Mohs scale

A - Z Gemstone Menu

A Comparison of Gemstone Hardness

The most common method of describing gemstone hardness is by the Mohs' scale of hardness. The Mohs' scale was devised in 1822 by Friedrich Mohs, a German mineralogist (1773-1839).

The scale compares different minerals in order of relative hardness where 10 is the hardest material and 1 is the softest. Diamond is the hardest at position 10 and Talc is the softest at position 1.

A mineral is able to scratch other minerals at a lower position on the scale, but is unable to scratch those at a higher position on the scale.

In practice, hardness pencils are manufactured to carry out this procedure. A hardness test can separate similar looking materials and help identify gem materials. In gem mining areas this is a very quick and useful test, especially in remote locations.

The Mohs' scale does not show the absolute hardness value of minerals, see below.

Mohs' Scale of Hardness

(with particular reference to gemstone materials)

10
Diamond
9
Corundum
8
Topaz
7
Quartz
6
Feldspar (Orthoclase)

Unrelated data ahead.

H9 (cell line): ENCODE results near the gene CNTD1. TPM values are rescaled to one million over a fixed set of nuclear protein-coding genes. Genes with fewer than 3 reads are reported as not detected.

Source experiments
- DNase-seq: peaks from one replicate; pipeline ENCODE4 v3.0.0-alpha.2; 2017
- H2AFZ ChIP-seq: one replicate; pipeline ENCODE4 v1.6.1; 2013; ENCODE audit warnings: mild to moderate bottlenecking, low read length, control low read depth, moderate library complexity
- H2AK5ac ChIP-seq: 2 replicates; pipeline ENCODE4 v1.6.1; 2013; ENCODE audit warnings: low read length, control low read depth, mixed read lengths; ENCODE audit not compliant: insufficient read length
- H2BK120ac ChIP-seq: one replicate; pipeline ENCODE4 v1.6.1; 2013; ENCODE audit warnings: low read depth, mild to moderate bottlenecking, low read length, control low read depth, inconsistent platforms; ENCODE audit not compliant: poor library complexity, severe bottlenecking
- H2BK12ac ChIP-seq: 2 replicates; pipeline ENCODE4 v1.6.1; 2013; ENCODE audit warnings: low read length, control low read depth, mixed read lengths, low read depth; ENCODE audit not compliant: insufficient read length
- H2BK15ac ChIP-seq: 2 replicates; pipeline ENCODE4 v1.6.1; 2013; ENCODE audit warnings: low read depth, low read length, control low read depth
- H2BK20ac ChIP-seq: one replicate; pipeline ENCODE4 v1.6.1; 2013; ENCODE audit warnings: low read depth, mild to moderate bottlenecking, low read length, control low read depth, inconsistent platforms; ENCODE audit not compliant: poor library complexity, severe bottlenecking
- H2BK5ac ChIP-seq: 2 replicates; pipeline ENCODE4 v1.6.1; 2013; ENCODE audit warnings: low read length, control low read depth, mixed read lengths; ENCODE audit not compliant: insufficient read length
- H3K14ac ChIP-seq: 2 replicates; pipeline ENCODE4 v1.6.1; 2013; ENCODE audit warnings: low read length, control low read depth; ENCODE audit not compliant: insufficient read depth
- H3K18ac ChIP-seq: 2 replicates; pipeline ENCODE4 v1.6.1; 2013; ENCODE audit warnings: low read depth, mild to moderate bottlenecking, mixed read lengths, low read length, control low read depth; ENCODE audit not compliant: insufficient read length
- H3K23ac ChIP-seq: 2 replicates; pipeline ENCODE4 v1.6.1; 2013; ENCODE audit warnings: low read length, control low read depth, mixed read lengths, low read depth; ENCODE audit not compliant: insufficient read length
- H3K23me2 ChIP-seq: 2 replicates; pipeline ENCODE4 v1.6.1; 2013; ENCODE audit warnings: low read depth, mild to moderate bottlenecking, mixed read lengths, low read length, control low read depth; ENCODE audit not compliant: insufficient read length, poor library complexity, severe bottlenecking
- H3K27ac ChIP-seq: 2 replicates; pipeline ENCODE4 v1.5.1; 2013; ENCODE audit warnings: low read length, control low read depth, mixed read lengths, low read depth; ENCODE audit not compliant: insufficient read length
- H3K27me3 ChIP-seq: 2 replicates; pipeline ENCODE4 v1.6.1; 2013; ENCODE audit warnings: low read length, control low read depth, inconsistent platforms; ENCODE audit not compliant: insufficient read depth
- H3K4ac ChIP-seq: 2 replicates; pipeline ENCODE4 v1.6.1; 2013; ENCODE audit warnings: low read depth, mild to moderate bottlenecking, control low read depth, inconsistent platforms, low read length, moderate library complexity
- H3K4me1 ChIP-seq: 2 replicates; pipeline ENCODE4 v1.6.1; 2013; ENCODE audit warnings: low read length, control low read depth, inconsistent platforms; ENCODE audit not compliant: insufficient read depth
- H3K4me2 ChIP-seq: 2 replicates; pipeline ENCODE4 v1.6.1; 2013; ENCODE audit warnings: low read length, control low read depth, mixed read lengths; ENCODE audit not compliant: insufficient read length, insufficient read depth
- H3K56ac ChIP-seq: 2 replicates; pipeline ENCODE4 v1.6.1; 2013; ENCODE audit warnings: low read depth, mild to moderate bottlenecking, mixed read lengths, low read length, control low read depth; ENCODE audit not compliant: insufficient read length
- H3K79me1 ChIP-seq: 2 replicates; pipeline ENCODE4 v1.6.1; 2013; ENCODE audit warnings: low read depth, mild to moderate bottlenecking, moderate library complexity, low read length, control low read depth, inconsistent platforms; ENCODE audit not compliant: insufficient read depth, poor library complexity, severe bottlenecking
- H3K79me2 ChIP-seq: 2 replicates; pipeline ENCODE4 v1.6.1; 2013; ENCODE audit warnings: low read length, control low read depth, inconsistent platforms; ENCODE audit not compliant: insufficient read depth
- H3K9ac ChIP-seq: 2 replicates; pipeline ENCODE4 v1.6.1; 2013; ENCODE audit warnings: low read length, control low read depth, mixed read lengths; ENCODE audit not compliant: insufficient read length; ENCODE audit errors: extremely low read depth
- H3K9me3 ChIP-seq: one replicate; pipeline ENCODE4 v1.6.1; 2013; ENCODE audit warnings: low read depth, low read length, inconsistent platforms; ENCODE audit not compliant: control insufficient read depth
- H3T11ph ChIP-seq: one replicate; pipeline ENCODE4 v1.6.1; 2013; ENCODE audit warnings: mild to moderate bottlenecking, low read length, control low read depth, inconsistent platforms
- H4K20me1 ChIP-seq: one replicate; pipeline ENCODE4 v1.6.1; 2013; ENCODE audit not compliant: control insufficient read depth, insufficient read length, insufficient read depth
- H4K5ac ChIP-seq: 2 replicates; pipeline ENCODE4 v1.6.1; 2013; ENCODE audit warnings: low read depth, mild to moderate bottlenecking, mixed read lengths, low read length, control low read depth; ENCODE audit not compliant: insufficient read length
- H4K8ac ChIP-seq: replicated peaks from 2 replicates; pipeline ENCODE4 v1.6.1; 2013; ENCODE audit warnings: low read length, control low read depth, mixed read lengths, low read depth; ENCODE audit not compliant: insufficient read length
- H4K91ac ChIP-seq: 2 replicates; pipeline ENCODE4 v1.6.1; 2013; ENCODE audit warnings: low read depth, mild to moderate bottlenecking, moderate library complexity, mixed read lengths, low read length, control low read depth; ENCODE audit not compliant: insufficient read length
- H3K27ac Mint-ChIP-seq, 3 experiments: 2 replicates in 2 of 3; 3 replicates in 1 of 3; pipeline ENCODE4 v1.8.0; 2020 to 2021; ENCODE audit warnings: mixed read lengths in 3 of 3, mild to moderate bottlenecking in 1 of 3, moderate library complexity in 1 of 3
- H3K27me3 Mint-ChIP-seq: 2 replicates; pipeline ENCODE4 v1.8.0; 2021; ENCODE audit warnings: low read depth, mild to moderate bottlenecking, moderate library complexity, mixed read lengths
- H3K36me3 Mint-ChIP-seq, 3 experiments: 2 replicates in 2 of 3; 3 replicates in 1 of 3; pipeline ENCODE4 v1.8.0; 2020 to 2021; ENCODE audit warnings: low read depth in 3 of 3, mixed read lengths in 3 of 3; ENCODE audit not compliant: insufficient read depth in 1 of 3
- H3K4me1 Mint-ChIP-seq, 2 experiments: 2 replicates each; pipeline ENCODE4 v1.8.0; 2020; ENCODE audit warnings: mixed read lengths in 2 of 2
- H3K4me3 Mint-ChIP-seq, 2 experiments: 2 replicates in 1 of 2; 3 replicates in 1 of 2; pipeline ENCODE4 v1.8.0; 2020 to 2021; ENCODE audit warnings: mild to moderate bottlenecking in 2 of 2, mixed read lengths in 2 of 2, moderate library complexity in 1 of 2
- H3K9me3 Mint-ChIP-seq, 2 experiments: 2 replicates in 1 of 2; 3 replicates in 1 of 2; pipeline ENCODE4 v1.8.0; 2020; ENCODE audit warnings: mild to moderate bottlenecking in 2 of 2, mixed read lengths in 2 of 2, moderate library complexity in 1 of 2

5
Apatite
4
Fluorite
3
Calcite
2
Gypsum
1
Talc

The Table Showing Additional Gemstones

10
Diamond
9
Corundum
Chrysoberyl
8
Topaz
Spinel

Beryl (7½ to 8)
Zircon
Almandine garnet

Spessartine garnet
Pyrope garnet
Grossular garnet (Hessonite, Tsavorie & Hydrogrossular)
7
Tourmaline
Quartz
Jadeite jade
Iolite (7 to 7½)

Tanzanite
Spodumene (6½ to 7 - Kunzite & Hiddenite)
Peridot
Nephrite jade
Andradite garnet (Demantoid & Melanite)

6
Turquoise
Opal
Moonstone (6 to 6½)
Feldspar (Orthoclase)
5
Apatite
Lapis Lasuli
4
Fluorite
3
Calcite
2
Gypsum
1
Talc

Absolute Hardness

The Mohs' scale does not show the actual difference in hardness between each mineral (gemstone), this is shown by an absolute hardness scale.

The absolute hardness of a mineral is a measurement of the amount of force needed to scratch or indent it, using a diamond probe. There are various testing methods, the example below shows the Mohs' scale compared to the absolute hardness values from a sclerometer. The instrument measures scratch resistance by applying pressure to a moving diamond point on the surface of the mineral under test.

Comparison of the Mohs' Scale & the Absolute Hardness Scale.

Mohs' scale
Absolute hardness scale
10
1500
9
400
8
200
7
100
6
72
5
48
4
21
3
9
2
2
1
1

Note how the absolute hardness value moves exponentially, when compared to the Mohs' scale value.